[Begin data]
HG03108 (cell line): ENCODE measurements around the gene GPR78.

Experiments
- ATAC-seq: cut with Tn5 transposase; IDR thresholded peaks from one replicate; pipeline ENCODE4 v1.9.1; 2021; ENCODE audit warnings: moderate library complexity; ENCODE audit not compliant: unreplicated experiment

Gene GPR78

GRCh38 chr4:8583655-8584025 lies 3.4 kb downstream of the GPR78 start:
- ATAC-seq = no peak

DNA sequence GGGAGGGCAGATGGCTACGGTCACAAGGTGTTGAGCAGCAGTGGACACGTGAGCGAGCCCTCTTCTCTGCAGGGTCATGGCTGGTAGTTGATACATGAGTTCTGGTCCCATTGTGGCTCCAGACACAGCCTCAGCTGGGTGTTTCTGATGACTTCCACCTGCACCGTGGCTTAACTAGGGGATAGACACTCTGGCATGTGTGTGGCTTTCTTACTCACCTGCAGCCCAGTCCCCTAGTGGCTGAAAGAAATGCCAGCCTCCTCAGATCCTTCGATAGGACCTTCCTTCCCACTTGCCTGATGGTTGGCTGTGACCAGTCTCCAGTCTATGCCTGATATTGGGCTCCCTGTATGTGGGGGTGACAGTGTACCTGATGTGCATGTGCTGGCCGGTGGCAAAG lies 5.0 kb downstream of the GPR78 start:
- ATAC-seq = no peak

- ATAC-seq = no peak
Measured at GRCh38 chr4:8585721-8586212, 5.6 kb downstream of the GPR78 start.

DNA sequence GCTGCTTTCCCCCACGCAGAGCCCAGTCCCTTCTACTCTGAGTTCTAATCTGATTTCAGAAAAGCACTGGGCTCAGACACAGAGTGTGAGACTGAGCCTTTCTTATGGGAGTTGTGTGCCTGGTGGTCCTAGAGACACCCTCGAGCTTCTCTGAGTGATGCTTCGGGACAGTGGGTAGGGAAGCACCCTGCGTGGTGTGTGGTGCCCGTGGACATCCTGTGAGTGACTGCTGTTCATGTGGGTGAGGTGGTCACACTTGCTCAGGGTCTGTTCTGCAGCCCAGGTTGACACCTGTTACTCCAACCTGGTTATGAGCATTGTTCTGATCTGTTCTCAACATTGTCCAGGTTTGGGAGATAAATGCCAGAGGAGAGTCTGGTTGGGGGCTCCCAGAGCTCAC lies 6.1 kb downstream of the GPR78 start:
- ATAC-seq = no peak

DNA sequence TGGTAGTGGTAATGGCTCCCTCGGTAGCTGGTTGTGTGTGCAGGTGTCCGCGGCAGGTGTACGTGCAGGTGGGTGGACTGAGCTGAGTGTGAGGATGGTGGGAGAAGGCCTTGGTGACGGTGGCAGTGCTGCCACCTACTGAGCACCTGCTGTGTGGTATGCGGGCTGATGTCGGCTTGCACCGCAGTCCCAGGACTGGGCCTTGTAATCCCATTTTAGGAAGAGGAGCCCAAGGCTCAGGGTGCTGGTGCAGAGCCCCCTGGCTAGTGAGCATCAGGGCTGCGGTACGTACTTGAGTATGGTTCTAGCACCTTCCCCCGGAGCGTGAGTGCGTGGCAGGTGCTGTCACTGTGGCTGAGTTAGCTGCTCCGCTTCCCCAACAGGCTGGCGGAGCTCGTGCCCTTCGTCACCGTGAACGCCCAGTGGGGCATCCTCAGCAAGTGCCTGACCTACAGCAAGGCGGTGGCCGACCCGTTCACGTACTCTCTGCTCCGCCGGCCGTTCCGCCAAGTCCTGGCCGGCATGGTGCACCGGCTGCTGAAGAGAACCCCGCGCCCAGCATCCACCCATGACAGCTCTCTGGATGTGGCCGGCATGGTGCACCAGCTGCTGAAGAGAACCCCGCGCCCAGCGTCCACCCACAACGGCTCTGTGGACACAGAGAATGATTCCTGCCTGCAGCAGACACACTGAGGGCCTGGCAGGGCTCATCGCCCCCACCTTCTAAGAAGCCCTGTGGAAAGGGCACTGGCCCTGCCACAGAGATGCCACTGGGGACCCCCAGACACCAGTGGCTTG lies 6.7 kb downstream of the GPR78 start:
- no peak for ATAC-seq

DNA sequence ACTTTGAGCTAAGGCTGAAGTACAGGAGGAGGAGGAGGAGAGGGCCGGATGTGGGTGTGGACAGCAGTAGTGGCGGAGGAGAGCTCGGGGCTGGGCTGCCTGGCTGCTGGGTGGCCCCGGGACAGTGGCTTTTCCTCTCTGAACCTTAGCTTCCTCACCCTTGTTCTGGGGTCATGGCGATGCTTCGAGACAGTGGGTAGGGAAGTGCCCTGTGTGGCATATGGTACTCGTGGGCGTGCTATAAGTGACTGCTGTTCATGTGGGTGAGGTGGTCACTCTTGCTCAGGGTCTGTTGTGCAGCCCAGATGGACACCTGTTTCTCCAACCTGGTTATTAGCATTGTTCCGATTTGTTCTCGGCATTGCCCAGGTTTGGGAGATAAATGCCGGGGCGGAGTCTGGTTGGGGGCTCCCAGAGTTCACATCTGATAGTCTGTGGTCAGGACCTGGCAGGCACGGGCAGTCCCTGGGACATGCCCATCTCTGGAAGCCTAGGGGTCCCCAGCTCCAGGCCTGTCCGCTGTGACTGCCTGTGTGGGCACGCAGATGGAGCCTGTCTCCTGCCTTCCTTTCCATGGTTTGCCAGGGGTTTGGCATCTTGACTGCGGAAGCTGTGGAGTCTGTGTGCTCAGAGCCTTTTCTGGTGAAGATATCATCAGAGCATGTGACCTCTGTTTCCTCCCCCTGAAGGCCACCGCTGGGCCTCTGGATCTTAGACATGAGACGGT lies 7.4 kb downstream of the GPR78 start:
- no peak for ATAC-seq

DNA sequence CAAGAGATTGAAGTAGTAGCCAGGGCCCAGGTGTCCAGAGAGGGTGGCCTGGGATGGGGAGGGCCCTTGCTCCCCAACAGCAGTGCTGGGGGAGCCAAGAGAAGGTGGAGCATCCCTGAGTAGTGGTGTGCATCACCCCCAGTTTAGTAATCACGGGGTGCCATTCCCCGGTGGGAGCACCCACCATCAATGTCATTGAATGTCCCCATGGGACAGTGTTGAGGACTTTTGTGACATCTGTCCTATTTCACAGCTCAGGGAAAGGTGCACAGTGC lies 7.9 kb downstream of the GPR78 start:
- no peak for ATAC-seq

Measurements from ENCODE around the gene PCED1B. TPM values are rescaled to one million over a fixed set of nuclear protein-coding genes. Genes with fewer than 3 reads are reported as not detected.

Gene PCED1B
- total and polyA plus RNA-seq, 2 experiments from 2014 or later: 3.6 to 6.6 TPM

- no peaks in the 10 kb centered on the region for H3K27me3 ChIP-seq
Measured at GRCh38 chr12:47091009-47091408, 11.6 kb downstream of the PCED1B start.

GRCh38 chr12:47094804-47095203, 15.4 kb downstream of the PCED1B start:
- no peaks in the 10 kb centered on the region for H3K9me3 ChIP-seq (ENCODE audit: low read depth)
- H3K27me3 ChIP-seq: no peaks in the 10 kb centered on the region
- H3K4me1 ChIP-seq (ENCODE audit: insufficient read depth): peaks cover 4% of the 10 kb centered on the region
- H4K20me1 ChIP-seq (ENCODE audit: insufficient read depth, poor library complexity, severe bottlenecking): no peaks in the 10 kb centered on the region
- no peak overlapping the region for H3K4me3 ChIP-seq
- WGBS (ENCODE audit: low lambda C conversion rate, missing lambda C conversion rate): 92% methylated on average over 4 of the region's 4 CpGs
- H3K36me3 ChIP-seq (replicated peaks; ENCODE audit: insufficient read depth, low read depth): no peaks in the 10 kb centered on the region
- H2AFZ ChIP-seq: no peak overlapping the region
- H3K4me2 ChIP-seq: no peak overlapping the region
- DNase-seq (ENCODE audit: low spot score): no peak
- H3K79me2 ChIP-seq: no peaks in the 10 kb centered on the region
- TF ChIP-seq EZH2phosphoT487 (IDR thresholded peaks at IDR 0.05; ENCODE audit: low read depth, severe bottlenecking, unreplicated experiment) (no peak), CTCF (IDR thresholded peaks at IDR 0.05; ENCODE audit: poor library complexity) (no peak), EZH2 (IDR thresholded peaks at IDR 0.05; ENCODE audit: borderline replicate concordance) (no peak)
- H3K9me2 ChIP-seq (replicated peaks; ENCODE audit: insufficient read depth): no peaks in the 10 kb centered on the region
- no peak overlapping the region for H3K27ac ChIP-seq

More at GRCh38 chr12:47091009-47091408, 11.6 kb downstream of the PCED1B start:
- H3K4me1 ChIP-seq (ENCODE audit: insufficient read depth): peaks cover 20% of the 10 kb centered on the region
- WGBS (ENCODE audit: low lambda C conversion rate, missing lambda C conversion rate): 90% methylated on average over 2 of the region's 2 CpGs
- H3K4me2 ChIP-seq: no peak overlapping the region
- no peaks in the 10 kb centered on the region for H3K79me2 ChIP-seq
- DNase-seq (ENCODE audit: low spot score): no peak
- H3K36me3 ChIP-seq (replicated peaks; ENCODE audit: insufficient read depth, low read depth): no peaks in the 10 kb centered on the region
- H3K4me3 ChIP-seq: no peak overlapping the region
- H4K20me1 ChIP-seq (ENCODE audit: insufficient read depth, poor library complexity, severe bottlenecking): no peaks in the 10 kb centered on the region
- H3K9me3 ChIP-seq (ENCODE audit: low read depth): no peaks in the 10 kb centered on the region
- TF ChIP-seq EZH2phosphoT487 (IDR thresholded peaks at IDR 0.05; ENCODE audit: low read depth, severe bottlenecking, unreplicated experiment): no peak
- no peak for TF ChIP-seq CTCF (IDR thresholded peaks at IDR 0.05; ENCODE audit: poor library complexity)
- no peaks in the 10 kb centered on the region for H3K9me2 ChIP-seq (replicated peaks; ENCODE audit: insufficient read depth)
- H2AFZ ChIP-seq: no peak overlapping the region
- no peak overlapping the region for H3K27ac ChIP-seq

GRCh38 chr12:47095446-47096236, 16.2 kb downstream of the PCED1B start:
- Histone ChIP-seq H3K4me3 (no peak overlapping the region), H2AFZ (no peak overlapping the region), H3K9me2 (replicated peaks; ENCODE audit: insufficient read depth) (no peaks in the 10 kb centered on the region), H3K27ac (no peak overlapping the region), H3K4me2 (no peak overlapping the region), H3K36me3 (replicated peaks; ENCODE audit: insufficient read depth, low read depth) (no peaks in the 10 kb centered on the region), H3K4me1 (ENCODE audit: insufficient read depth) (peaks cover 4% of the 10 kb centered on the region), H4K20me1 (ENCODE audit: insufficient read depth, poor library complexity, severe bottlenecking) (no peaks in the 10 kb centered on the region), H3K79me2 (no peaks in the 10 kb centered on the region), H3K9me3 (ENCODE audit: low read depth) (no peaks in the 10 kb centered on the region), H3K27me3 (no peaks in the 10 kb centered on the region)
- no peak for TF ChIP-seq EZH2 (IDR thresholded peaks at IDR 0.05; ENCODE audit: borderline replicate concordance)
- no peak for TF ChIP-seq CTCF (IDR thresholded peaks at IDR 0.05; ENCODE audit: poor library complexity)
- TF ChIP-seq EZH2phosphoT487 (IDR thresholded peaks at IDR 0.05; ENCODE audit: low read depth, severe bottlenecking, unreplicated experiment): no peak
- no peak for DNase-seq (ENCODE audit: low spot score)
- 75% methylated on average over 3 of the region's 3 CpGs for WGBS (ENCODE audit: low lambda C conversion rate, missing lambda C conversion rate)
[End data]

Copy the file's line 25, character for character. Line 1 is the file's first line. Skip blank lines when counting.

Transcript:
- no peaks in the 10 kb centered on the region for H3K9me3 ChIP-seq (ENCODE audit: low read depth)